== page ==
Two studies discussed the feasibility of different parameters for the infusion of a product for patients with primary immunodeficiency disorder in abstracts prepared for the American Academy of Allergy, Asthma & Immunology 2020 Annual Meeting.
Two studies discussed the feasibility of different parameters for the infusion of a product for patients with primary immunodeficiency disorder (PID) in abstracts prepared for the American Academy of Allergy, Asthma & Immunology 2020 Annual Meeting.
The first study evaluated high infusion parameters for pump-assisted and manual push 20% subcutaneous immunoglobulin (SCIg), or IgPro20. Sold under the name Hizentra, IgPro20 was first approved for the treatment of PID and is also approved for chronic inflammatory demyelinating polyneuropathy. HILO was the first multicenter, open‑label, parallel‑arm, nonrandomized study (NCT03033745), in which patients received weekly IgPro20 infusions at a constant dose using forced upward titration design.
Researchers evaluated patients who received pump-assisted IgPro20 administration. Eligible patients were experienced with pump-assisted infusions at the highest approved IgPro20 infusion parameters.
Responders were defined as the percentage of patients who successfully completed at least 75% of planned infusions. Researchers evaluated responder rates in the pump-assisted volume cohort (n = 15; 25-50 mL per injection site) and in the pump-assisted flow rate cohort (n = 18; 25-100 mL/h per injection site), as well as adherence rates and serum immunoglobulin G (IgG) trough levels.
In the volume and flow rate groups, responder rates were 86.7% (25 mL), 73.3% (40 and 50 mL), 77.8% (25 and 50 mL/h), 66.7% (75 mL/h), and 61.1% (100 mL/h) respectively. Dose and volume adherence rates were 90% or higher in all patients of the volume cohort and in 83.3% of patients in the flow rate cohort (<90% in 3 patients).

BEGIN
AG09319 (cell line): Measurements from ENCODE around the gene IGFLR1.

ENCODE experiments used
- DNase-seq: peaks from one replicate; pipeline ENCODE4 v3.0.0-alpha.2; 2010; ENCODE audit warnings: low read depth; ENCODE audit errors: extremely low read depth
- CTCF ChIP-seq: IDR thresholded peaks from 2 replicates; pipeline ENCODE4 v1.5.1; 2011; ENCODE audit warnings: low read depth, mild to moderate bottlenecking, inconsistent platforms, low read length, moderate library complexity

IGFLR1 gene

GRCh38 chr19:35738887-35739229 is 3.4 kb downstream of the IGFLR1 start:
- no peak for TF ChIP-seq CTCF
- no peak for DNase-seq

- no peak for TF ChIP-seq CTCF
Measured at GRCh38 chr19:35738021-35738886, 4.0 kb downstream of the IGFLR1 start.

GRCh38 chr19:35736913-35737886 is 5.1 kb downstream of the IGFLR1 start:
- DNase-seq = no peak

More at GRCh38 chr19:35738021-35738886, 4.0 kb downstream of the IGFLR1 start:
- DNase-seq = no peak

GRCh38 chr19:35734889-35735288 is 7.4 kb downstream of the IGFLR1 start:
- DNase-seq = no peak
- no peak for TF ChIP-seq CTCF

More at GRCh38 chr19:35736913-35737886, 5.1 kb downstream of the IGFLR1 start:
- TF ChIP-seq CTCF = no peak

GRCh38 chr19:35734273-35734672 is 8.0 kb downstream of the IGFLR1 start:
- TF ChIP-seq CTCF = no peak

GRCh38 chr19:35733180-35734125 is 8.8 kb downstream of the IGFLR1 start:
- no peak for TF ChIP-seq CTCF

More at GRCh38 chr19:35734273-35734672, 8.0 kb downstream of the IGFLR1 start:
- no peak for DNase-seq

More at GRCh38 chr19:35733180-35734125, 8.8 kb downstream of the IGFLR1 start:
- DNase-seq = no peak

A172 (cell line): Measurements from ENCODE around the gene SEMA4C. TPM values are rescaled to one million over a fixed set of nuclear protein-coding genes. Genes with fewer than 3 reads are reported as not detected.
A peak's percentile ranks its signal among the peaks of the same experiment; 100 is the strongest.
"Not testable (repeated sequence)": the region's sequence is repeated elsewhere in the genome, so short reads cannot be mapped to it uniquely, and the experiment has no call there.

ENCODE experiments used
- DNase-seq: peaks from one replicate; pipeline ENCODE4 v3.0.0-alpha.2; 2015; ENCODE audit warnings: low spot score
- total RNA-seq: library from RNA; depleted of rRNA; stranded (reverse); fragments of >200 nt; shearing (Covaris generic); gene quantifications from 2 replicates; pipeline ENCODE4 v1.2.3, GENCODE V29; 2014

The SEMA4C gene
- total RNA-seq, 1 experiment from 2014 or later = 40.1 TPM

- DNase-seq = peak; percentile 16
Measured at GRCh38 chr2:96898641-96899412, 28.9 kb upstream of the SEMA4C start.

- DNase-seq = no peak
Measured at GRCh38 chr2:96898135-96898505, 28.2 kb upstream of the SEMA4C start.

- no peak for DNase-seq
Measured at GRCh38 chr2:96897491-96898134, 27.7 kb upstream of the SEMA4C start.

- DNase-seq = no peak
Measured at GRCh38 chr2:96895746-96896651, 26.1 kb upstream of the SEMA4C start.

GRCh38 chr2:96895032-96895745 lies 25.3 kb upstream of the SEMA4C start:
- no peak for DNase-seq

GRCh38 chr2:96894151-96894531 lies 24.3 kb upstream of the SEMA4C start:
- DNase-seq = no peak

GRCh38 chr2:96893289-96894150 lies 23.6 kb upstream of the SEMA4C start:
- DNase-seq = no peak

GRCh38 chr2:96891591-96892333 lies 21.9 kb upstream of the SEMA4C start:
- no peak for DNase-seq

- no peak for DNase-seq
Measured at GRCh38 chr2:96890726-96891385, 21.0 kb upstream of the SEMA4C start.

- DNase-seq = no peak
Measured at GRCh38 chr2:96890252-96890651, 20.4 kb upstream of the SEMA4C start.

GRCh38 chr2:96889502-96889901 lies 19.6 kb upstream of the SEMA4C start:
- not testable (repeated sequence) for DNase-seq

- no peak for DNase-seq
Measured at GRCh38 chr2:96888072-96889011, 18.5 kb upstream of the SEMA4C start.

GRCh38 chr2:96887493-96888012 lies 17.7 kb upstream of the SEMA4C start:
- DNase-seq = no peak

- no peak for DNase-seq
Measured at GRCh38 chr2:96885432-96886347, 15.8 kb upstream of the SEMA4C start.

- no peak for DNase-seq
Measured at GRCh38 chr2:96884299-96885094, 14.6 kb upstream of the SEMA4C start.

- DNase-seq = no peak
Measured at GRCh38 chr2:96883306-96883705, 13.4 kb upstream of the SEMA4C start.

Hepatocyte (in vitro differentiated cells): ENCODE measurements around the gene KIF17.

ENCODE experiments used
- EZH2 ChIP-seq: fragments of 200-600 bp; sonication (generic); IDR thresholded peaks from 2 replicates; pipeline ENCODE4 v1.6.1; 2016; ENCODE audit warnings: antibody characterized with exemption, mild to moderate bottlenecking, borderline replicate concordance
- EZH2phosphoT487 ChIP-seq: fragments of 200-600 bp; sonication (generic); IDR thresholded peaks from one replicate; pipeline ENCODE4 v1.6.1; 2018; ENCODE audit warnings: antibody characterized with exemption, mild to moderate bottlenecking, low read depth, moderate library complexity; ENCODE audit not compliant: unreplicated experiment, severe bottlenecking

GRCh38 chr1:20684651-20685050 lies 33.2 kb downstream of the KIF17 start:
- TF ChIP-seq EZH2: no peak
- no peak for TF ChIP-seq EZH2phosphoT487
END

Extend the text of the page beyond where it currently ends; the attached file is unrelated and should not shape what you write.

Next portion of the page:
Mean (SD) IgG trough levels (g/L) were similar between day 1 and the end of the study in both the volume (10.19 [2.35] vs 10.96 [2.42]) and flow rate (10.40 [2.06] vs 10.62 [1.87]) cohorts.
Pump-assisted IgPro20 infusions are feasible at high infusion parameters in most patients, allowing shorter infusion times and thereby improved administration convenience, despite decreasing responder rates, the study said.
In a second study, another HILO analysis looked at the manual push flow rate cohort (n = 16), which included patients experienced with frequent IgPro20 infusions (2-7 infusions/week) at the highest flow rate approved for pump-assisted infusions (~25 mL/h or ~0.5 mL/min).
High infusion flow rates including 0.5, 1, and 2 mL/min were evaluated, while weekly IgPro20 dose, dosing frequency, and infusion volume remained constant during the study period (16 weeks).
Responder rates were defined at the percentage of of patients completing at least 60% of infusions at each flow rate and completing the full dose per scheduled infusion without interruptions for any reason. Researchers assessed compliance rates and serum immunoglobulin G (IgG) trough levels.
Responder rates were 100%, 100%, and 87.5% at 0.5 mL/min, 1 mL/min, and 2 mL/min, respectively, with 98.5% to 100% of infusions completed per planned schedule.
Dose compliance rate was 90% or higher in 15/16 patients. Mean IgG trough levels were similar between day 1 (9.36 [2.53] g/L) and the end of study (9.58 [2.12] g/L).
Manual IgPro20 push infusions at high flow rate of up to 2 mL/min are feasible in most patients with PID, the researchers said.